Fishing

New trade protections for sharks - but are they enough?

Posted by Willie — 19 October 2016 at 9:01am - Comments
All rights reserved. Credit: BBC, Carlos Aguilera
Hoo-RAY! A Mobular ray leaps from the ocean after hearing about the new CITES protection for sharks.

Like it or not, around the world many species of animals are seen as tradeable commodities – for things like food, fur, fashion or medicine. Of course we know that historically hunting animals for commercial gain has often been really bad news for the animals concerned. Just stop and think about some of the most recognisable big land mammals – things like tigers, elephants and rhinos – and it’s pretty evident what trade can do to even well-known beasts, pushing many of them to the very brink of extinction.

The lowdown on UN's SOFIA report: 89.5% of fish are now fully or overfished

Posted by Fiona Nicholls — 23 September 2016 at 3:39pm - Comments
All rights reserved. Credit: Greenpeace

The SOFIA report is a biennial publication that outlines the State of World Fisheries and Aquaculture of the previous two years, hence the name. Commissioned by the Food and Agriculture Organization of the United Nations (‘for a world without hunger,’ is their tagline), the report is a big deal in the world of fish. It’s considered a check up on the state of the world’s fish stocks and our consumption.

Will George Eustice finally create a fair deal for small-scale fishermen?

Posted by Alix FOSTER VAN... — 15 September 2016 at 3:52pm - Comments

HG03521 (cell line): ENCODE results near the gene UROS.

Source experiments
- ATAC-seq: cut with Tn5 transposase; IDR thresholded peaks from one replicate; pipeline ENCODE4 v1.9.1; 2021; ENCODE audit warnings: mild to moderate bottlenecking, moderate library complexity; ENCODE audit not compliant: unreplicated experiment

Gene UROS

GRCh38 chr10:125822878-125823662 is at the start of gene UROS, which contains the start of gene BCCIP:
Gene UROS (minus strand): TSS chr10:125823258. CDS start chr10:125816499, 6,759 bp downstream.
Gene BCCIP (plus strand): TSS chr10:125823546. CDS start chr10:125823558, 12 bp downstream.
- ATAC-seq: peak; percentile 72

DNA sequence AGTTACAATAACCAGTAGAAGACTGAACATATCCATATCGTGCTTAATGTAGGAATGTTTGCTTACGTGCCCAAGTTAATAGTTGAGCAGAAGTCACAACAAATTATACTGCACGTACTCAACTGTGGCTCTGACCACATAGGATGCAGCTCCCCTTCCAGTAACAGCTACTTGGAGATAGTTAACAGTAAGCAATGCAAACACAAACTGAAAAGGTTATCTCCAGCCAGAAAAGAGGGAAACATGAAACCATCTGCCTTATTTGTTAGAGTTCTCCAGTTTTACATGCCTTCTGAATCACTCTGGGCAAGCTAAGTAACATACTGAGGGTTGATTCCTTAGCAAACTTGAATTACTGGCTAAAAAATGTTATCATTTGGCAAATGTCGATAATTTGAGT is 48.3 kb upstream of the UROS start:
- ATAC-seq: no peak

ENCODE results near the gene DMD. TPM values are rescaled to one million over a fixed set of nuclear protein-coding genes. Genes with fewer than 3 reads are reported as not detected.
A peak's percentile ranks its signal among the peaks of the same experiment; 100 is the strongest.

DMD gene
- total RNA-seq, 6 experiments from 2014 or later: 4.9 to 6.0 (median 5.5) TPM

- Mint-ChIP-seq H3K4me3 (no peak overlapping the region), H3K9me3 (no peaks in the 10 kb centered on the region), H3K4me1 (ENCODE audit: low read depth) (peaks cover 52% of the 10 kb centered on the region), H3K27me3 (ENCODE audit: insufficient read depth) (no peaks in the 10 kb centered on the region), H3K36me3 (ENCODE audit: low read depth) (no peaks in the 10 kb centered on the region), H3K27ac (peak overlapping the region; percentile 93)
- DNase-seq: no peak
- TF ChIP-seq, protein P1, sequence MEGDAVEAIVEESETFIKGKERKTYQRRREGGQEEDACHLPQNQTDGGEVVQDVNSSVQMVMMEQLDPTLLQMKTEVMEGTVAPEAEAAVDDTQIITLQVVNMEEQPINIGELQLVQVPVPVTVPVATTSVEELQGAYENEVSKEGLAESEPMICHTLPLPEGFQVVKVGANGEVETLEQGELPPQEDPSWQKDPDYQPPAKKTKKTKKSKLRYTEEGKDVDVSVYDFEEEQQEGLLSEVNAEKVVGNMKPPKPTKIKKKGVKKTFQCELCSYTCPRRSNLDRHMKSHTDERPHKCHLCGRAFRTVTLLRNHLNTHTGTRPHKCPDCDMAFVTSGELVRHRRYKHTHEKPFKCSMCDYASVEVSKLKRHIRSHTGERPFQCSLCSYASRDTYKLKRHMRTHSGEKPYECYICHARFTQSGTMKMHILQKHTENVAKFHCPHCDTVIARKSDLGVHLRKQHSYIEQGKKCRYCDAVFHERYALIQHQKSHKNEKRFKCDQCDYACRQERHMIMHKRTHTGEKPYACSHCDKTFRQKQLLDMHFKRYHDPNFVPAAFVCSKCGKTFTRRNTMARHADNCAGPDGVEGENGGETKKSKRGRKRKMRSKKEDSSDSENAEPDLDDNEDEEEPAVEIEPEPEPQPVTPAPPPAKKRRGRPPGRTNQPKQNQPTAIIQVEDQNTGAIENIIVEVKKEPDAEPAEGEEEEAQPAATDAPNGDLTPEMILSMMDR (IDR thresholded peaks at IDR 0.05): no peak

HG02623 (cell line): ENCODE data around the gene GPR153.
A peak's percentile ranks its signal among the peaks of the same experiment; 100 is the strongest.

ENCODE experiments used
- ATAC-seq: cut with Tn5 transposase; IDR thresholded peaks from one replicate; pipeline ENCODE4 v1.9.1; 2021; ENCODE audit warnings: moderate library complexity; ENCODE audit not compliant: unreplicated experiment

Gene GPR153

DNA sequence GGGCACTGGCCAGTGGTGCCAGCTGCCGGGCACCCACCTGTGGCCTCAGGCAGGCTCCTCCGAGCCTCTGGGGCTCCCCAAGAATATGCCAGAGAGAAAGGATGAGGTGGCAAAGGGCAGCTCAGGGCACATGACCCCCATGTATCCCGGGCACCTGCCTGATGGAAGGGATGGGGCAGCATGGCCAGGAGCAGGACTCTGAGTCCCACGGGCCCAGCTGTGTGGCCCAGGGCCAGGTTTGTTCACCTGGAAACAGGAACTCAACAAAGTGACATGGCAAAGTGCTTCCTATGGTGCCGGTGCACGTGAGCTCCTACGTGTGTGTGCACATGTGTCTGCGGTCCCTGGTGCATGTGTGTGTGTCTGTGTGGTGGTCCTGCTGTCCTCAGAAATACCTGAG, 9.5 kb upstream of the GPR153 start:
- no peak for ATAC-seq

George Eustice signing a Greenpeace petition asking the Government to reallocate
All rights reserved. Credit: Greenpeace
George Eustice signing a petition asking the government to create a fair deal for small-scale fishermen.

(Guest blog by Frances Rankin)

Fisheries Minister George Eustice was at the House of Lords yesterday, facing questions on the future of the fishing industry after we leave the EU.

Fishing for plankton is ridiculous.

Posted by Willie — 1 June 2016 at 4:04pm - Comments
All rights reserved. Credit: http://spongebob.wikia.com/wiki/Sheldon_J._Plankton/gallery
Plankton is justifiably outraged.

In the ocean, plankton is food.

There are two types of plankton – tiny plants (phytoplankton) and tiny animals (zooplankton).

Zooplankton includes some eggs and larvae of things like fish and crabs, as well as some minute animals that feed on phytoplankton. That makes them the first link in any food chain, and the basis for all of the ocean’s food webs.

Taking 400,000 people on a trip to the Indian Ocean

Posted by Tom Lowe — 1 June 2016 at 2:18pm - Comments
Greenpeace activists confront supply vessel Explorer II
All rights reserved. Credit: Will Rose/ Greenpeace
Greenpeace activists confront supply vessel Explorer II by blacking out their lights with eco-paint

If John West’s owner Thai Union doesn’t start protecting the oceans and those who work on them, we’ll continue to shut down their supply chains, explains Tom Lowe, who has just returned from the Greenpeace ship the Esperanza’s tour of the Indian Ocean.

Behind The Lens

Posted by MeenaRajput — 31 May 2016 at 1:44pm - Comments